Outward disciplines are those that influence your relationships with others. They are still individual activities, but they are not done in solitude and have an influence on your relationships with others. These disciplines certainly necessitate connection with others, but you can remain humble and discreet about it.


The habit of spending time alone with God is known as solitude. It is finding a spot where you can sit for a while, be alone with God, and intentionally avoid other people. When we do this, we can hear God’s voice more clearly, which is sometimes muffled out by the voices of everyone else in our life. By committing one-on-one time to God, we can grow in spiritual maturity. Your connection with God, like your relationship with your friends or significant other, deepens via one-on-one time. 


Submission is the discipline of “allowing others to have the final word.” It is acknowledging that others have authority, ideas, and aspirations. Yours is not the only one that is important. It acknowledges that we live in a community. We rely on people God has put in our life, and by exercising submission, we allow them to have the last say. This promotes spiritual development by placing others ahead of oneself.


The final of the outer disciplines is service. It is the act of doing something for someone else without expecting praise or acknowledgment. This promotes spiritual development by allowing us to humble ourselves in the same manner that Jesus humbled himself. We serve others to serve God.

Corporate Disciplines

Finally, corporate disciplines are those that we engage in alongside another person. We must be careful not to exaggerate ourselves for the sake of the group and keep our hearts focused on the reason we engage in spiritual disciplines: to get closer to God.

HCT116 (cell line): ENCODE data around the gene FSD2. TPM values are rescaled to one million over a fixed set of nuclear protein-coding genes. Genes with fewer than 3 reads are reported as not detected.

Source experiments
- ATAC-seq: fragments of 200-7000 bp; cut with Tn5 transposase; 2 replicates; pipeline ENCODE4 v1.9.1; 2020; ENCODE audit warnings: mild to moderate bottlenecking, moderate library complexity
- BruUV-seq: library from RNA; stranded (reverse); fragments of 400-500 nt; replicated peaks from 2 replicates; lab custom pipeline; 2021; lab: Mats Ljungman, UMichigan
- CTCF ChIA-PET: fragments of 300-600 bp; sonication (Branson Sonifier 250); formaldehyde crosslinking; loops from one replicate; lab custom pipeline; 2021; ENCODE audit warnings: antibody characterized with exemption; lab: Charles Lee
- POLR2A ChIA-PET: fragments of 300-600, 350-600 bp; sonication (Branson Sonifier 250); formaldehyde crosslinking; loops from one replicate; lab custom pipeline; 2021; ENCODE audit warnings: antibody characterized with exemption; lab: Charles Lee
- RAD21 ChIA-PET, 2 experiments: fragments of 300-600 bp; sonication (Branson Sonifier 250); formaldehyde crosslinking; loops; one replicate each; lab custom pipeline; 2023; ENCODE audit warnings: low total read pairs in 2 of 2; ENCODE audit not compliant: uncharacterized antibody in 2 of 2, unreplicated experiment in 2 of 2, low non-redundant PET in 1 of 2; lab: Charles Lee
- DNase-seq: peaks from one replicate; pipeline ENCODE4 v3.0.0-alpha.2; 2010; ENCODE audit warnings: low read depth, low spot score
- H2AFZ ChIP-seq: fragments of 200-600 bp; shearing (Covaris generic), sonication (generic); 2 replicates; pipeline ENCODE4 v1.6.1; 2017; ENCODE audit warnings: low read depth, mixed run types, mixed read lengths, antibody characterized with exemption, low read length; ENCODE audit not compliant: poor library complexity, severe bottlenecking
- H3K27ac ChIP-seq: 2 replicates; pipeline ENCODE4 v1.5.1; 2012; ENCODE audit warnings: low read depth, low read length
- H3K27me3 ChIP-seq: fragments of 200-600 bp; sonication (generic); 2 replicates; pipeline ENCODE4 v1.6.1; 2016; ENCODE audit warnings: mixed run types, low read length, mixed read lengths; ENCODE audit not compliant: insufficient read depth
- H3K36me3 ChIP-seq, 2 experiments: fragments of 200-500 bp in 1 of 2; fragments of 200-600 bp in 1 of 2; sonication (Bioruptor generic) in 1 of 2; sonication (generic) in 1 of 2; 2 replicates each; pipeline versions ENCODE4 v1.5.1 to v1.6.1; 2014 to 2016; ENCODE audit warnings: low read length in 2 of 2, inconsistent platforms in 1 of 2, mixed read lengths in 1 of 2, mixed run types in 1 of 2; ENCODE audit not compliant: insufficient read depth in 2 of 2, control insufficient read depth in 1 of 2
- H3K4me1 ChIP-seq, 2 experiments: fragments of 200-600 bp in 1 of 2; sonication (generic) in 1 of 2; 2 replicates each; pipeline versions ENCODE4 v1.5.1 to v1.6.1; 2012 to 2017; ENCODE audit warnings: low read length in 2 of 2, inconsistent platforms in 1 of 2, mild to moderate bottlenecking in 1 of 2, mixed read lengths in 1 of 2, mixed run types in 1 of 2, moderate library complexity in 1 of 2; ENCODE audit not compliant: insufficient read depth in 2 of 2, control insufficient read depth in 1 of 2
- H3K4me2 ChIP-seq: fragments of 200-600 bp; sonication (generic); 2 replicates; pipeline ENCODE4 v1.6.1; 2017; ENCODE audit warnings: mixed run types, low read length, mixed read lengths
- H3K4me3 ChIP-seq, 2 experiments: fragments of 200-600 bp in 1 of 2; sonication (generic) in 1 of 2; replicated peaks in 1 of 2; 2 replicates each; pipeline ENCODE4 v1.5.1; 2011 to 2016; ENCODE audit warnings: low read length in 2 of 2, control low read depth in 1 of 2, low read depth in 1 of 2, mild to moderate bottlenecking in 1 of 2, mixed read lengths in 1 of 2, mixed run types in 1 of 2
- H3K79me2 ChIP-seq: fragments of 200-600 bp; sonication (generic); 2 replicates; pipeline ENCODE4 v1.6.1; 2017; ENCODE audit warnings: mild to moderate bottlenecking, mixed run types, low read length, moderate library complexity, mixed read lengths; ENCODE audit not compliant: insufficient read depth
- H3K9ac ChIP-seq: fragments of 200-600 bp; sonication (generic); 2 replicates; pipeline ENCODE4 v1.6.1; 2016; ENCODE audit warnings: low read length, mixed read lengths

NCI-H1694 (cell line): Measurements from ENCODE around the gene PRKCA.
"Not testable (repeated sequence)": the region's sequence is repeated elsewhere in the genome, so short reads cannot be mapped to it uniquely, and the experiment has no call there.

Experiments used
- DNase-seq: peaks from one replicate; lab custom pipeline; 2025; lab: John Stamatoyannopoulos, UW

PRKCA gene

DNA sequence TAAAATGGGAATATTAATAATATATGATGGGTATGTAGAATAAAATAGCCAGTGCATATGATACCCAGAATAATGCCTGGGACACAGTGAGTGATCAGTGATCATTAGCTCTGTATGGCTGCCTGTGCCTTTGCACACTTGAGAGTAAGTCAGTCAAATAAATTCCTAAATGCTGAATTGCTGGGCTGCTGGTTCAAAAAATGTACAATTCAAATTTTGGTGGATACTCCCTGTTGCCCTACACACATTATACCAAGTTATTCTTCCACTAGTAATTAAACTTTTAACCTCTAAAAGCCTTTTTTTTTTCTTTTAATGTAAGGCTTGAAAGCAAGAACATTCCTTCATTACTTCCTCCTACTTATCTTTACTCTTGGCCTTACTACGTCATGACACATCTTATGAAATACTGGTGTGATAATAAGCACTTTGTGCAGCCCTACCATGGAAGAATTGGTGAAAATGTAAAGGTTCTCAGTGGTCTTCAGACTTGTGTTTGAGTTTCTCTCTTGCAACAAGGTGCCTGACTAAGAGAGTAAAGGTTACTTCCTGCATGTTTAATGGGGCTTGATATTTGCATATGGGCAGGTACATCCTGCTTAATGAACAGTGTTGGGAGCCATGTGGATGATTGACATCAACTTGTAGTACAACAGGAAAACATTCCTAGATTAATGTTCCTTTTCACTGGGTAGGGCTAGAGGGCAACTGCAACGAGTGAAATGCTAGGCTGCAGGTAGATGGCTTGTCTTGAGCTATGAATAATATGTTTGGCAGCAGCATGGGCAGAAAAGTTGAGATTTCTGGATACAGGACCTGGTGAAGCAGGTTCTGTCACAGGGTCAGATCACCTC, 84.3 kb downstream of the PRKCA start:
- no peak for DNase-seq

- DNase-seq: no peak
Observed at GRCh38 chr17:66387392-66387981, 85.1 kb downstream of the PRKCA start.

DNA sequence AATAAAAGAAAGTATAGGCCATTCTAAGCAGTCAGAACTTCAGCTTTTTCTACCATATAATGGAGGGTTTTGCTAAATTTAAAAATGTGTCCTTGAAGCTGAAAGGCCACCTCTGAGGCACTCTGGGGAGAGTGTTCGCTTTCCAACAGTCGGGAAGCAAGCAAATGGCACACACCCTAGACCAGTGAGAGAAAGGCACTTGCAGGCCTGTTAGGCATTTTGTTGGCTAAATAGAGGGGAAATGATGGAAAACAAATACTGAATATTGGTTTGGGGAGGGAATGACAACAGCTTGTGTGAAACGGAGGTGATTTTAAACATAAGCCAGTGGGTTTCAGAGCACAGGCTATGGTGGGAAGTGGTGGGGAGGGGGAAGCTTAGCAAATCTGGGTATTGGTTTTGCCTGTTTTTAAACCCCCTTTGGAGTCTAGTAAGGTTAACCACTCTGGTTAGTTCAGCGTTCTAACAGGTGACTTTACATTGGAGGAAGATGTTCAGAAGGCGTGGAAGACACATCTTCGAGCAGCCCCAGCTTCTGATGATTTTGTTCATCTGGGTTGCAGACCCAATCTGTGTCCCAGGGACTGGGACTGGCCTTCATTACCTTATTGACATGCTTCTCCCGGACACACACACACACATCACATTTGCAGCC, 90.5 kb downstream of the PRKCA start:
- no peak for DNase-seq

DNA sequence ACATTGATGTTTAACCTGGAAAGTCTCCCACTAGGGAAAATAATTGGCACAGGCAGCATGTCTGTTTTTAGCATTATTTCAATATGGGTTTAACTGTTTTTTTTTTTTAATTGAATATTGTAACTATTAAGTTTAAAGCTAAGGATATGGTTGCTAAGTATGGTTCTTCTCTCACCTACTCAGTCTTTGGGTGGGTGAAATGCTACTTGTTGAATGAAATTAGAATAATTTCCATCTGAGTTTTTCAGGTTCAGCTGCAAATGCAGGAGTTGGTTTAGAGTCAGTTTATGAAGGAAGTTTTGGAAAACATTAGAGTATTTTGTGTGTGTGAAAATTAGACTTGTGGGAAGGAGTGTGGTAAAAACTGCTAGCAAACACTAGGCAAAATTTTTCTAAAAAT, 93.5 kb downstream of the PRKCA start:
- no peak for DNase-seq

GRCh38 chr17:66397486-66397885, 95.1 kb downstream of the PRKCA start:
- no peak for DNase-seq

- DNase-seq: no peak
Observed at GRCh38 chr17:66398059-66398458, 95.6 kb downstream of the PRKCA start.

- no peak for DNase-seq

Confession is a difficult spiritual practice, yet it is necessary and scriptural. It is the process of admitting one’s misdeeds to another. It enables us to confront our sin and deal with it rather than burying it or refusing to accept our difficulty. He is true and just to forgive our sins and purify us from all unrighteousness if we confess them.


Worship is most likely one of the most popular spiritual disciplines. It is frequently expressed via song, but it is not the only means to worship. Worship is ultimately the process of honoring God for who he is and what he is doing. And we know he deserves it. Worship assists us in growing spiritually by realigning our perspective with God’s. Worship is one of the finest things you can do for yourself when you are dealing with anything because it redirects your attention away from your problem and toward God.


Guidance is a spiritual practice that is not commonly known by this term but is crucial to our spiritual development. It is the pursuit of God’s will for our life, as well as the determination to do what he says. The guidance assists us in growing spiritually by challenging us to renounce our wishes and choose God’s while walking in obedience. 

The Ending Note 

By engaging in different types of spiritual disciplines, we bring our minds, temperaments, and bodies before God to receive the gift of his change. We learn to appropriate the power of kingdom living in this way.

The ultimate life game is to design a one-of-a-kind, spiritually disciplined strategy and existence in which you connect with God and discuss what you and He are doing in the world. The commitment to examine, evaluate, and adapt. In the most crucial disciplines of solitude, quiet, study, and worship services as the cornerstone of that life.